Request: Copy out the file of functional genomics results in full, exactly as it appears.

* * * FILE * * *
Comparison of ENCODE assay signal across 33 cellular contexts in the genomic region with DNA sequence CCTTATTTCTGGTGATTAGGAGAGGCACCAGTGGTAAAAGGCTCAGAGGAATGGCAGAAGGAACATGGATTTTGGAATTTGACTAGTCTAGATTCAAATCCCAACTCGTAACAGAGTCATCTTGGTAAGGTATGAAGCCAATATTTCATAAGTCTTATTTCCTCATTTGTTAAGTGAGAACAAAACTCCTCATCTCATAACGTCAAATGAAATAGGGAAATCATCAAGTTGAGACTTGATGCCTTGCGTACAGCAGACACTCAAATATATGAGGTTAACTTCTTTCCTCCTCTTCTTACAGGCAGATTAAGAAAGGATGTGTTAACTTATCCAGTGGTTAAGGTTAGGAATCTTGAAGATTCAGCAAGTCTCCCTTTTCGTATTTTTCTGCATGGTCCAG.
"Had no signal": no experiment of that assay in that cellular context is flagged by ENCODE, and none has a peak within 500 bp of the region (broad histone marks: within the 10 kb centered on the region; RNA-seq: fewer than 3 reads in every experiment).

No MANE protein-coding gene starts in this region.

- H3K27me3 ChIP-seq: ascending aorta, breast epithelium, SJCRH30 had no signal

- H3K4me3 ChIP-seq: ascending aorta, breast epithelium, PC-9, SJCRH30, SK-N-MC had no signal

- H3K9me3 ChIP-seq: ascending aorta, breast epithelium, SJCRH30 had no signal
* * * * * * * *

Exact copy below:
Comparison of ENCODE assay signal across 33 cellular contexts in the genomic region with DNA sequence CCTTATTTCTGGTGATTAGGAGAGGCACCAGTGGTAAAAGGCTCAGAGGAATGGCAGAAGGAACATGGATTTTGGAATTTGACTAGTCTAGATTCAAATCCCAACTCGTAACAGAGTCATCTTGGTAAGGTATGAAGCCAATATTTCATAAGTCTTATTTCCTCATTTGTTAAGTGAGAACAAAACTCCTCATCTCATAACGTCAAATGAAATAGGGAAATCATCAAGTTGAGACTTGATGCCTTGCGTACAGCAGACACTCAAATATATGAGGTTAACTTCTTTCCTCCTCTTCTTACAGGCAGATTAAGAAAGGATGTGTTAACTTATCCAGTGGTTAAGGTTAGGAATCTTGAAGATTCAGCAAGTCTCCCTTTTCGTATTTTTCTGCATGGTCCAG.
"Had no signal": no experiment of that assay in that cellular context is flagged by ENCODE, and none has a peak within 500 bp of the region (broad histone marks: within the 10 kb centered on the region; RNA-seq: fewer than 3 reads in every experiment).

No MANE protein-coding gene starts in this region.

- H3K27me3 ChIP-seq: ascending aorta, breast epithelium, SJCRH30 had no signal

- H3K4me3 ChIP-seq: ascending aorta, breast epithelium, PC-9, SJCRH30, SK-N-MC had no signal

- H3K9me3 ChIP-seq: ascending aorta, breast epithelium, SJCRH30 had no signal